State v. Garcia, 127 N.M. 695, 986 P.2d 491, 1999-NMCA-097 (1999)

June 18, 1999 · Court of Appeals of New Mexico · No. 19,376
127 N.M. 695, 986 P.2d 491, 1999-NMCA-097


986 P.2d 491

STATE of New Mexico, Plaintiff-Appellee, v. Maria C. GARCIA, Defendant-Appellant.

No. 19,376.

Court of Appeals of New Mexico.

June 18, 1999.

Certiorari Granted, No. 25,837, Aug. 11, 1999.

*696Patricia A. Madrid, Attorney General, Ann M. Harvey, Assistant Attorney General, Santa Fe, for Appellee.

Phyllis H. Subin, Chief Public Defender, Nina LaLevie, Assistant Appellate Defender, Santa Fe, for Appellant.



{1} The prior opinion of the court is withdrawn and the following is substituted. This case poses the question of whether Defendant Maria Garcia’s general consent to search a vehicle by responding “yes” to an officer’s inquiry to “look at” a compartment on the vehicle was broad enough to allow the police officers to drill a hole in the compartment, thereby damaging the property. We hold that her consent to a general search was not a consent to allow the officers to damage the property. We reverse Defendant’s conviction and order that the motion to suppress be granted.

Facts and Proceedings Below

{2} New Mexico State Police Officer Roper stopped Defendant for speeding in a 1990 minivan on the National Park Highway between White City, New Mexico and the Texas state line on December 4, 1996. United States Border Patrol Agent Kelly arrived to assist Officer Roper because Agent Kelly spoke Spanish. While on an earlier patrol that day, Agent Kelly had observed the minivan “going side to side and bouncing quite heavily.” In his experience, that type of bouncing and swaying would normally be caused by damaged suspension or carrying an unusually heavy object. During the stop, Agent Kelly looked through the window in the back of the minivan and did not see any heavy objects. So he stooped and checked the rear tire and frame. He noted fresh weld marks and welded metal underneath the frame, which, based upon his experience, was not consistent with a newer, normal minivan. Agent Kelly pointed out these marks to Officer Roper.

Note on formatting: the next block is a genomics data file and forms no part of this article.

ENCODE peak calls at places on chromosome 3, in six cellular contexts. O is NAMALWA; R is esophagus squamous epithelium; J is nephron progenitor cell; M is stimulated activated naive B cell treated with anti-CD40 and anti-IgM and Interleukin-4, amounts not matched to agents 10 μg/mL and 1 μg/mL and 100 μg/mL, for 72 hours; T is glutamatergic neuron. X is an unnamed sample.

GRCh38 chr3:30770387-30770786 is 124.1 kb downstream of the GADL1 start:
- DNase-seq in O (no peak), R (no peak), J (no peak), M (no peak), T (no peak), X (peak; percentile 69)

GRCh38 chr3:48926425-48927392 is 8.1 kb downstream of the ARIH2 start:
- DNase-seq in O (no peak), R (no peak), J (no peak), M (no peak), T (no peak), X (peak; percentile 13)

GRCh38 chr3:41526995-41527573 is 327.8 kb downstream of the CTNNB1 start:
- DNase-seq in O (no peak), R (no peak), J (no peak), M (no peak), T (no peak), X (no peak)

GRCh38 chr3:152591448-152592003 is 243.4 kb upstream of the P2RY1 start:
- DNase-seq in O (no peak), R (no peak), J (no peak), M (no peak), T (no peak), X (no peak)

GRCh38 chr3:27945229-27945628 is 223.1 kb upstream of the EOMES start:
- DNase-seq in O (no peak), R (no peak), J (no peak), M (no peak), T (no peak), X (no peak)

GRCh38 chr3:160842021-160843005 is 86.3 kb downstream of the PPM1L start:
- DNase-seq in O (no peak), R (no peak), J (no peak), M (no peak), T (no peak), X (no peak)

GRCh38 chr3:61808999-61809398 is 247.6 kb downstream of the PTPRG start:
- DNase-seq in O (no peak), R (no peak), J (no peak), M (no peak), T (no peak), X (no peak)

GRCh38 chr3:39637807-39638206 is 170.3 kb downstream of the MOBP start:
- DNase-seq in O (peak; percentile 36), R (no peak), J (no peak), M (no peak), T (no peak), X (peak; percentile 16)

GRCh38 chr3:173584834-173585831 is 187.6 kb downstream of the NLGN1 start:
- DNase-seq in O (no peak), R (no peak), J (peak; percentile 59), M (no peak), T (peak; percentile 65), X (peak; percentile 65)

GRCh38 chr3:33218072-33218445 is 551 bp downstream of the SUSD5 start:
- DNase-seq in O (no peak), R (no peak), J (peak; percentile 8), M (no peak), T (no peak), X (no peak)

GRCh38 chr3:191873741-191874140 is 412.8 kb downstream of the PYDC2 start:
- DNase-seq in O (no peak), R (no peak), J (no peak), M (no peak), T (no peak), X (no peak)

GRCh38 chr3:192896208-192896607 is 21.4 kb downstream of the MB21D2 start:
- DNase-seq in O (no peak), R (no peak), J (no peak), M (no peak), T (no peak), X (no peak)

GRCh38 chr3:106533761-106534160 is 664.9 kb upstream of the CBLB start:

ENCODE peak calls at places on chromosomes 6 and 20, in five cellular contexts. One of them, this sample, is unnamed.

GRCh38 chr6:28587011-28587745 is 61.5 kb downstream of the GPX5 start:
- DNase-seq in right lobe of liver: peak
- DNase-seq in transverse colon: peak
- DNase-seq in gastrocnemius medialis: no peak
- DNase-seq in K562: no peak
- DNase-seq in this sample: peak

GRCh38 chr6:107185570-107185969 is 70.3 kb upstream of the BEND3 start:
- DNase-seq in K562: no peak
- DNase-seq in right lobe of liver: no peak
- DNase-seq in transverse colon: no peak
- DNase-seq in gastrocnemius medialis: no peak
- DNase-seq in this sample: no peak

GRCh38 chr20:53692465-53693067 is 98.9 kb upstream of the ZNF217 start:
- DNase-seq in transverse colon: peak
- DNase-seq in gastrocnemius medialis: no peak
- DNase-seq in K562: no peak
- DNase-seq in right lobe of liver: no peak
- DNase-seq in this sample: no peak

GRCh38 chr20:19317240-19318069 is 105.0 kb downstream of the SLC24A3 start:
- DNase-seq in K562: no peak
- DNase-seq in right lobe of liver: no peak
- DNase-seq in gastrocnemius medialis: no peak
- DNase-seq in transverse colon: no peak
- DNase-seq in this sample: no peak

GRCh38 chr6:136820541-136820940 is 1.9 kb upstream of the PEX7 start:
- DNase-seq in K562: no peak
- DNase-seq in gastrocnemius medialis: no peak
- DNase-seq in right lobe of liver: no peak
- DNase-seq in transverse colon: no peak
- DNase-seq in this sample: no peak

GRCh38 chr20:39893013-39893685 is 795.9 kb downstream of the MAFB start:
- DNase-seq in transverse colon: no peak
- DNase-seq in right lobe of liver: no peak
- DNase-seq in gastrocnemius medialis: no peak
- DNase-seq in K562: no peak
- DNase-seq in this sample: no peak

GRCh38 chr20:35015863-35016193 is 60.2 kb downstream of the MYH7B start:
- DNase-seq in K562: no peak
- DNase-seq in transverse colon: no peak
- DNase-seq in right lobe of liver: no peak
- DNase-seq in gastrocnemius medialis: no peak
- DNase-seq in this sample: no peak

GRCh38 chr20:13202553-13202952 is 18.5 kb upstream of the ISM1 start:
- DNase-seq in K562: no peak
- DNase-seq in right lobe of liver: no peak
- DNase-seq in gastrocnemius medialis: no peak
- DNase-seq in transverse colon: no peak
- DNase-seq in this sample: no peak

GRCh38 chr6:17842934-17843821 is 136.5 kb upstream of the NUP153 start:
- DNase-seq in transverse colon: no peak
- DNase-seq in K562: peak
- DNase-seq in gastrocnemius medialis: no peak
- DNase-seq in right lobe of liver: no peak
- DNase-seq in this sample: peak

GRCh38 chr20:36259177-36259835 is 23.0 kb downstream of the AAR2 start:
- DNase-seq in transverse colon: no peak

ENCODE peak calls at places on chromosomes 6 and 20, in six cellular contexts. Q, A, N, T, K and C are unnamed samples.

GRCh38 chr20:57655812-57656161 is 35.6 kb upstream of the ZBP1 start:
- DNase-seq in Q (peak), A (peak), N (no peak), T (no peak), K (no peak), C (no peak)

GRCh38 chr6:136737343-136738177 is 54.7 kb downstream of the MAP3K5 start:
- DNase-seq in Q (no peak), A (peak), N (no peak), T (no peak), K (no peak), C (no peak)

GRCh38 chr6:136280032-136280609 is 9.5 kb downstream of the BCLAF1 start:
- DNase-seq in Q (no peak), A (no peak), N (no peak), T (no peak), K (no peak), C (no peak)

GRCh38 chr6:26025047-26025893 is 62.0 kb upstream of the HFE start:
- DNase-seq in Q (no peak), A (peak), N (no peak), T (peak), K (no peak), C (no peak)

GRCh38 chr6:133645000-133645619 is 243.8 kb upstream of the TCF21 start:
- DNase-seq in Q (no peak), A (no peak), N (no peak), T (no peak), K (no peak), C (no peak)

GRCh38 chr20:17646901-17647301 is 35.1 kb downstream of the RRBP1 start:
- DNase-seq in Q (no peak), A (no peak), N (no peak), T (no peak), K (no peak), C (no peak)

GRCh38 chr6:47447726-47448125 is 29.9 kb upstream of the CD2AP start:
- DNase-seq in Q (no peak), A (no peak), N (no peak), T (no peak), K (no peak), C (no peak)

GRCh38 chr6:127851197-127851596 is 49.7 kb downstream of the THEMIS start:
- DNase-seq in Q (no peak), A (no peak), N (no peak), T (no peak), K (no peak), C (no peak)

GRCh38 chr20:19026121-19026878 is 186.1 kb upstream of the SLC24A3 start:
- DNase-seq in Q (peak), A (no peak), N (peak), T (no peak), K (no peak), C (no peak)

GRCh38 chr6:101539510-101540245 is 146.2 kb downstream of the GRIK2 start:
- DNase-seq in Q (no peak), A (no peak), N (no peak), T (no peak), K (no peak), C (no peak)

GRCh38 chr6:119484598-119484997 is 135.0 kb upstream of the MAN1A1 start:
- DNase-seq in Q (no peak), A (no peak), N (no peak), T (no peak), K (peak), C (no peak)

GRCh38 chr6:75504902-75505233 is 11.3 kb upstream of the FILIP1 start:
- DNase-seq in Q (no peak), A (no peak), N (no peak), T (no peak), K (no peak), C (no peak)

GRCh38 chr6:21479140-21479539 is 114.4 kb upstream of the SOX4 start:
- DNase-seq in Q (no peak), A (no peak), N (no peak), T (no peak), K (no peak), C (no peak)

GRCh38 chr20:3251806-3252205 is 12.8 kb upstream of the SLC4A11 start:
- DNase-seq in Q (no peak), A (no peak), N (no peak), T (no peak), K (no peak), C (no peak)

{3} Agent Kelly asked Defendant and her passenger for permission to search the vehicle. Both Defendant and the passenger consented. Defendant opened the rear of the minivan and Agent Kelly observed that the carpet and screws had been loosened. He also noted “a compartment inconsistency of six to eight inches.” Defendant gave further permission to remove the minivan from the side of the road to a nearby weigh station. After additional inspection, Agent Kelly observed that “the shock absorbers on the vehicle were canted more than normal.” He also crawled underneath the minivan and noted that when he tapped the underneath with a heavy flashlight, it sounded as “if you filled a can with sand and hit it,” as opposed to a normal hollow or echoing sound. Agent Kelly told Defendant that he and Officer Roper thought that there was a compartment in the vehicle that might contain contraband. Agent Kelly asked Defendant to follow the officers into town to a service station and Defendant agreed. He also asked about her knowledge of the compartment and Defendant responded that she knew nothing about it.

{4} Agent Kelly testified that at the service station he told Defendant that the officers were going to “look at” the compartment. The minivan was then placed on a lift. The officers inspected the compartment and could not figure a way to open the compartment without tearing the minivan up. The compartment was apparently welded completely shut. Agent Kelly testified that he had not seen a container that well-made before. The officers proceeded to use a quarter-inch drill bit to drill a hole into the *697container. When they did, a green leafy substance fell from the hole and the officers perceived a strong odor of marijuana. ■ The officers conducted a field test and obtained a positive result for marijuana. Defendant and her passenger were at the service station but outside the garage area, when the officers drilled the hole.

{5} When asked why the officers did not obtain a search warrant, Agent Kelly replied “I’ve never had one before, sir. Once they’ve given you permission to search, I’ve always searched until I found out what was in the compartment.” Following the discovery of the marijuana, Officer Roper obtained a search warrant citing four reasons: bouncing of the minivan, unusual compartment, unusual height of the rear seats, and discovery of marijuana from drilling into the compartment.

{6} Following a hearing, the district court issued an order denying Defendant’s motion to suppress, stating:

[I]t is clear to the Court that the Defendant understood and agreed to the search. Before the van was raised on the automotive rack, the Defendant was again asked for her consent, this time to search the compartment; the Defendant still cooperated with Agent Kelly and gave her consent. Given the circumstances of how the compartment had been made the Court finds that drilling into the compartment was not such an intrusion as to constitute an unreasonable search.